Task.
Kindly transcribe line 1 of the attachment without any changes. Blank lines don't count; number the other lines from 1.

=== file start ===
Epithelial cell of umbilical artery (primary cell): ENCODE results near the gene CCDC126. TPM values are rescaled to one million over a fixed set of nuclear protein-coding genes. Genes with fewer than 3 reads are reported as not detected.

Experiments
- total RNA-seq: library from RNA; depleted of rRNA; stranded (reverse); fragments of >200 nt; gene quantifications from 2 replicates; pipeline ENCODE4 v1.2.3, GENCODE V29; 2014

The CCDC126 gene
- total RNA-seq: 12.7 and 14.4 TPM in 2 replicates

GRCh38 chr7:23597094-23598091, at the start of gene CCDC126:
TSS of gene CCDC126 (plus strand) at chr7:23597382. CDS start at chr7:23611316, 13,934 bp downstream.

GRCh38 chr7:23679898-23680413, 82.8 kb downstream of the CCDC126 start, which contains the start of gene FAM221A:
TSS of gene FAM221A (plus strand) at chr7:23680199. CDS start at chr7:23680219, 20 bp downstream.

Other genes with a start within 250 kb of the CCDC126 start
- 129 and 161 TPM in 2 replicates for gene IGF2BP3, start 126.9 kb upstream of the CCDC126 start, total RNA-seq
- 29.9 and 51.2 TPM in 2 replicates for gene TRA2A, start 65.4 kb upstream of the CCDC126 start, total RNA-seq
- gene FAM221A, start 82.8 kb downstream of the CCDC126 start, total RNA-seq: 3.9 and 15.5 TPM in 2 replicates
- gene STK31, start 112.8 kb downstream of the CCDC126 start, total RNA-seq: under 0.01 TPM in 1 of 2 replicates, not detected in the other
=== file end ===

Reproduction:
Epithelial cell of umbilical artery (primary cell): ENCODE results near the gene CCDC126. TPM values are rescaled to one million over a fixed set of nuclear protein-coding genes. Genes with fewer than 3 reads are reported as not detected.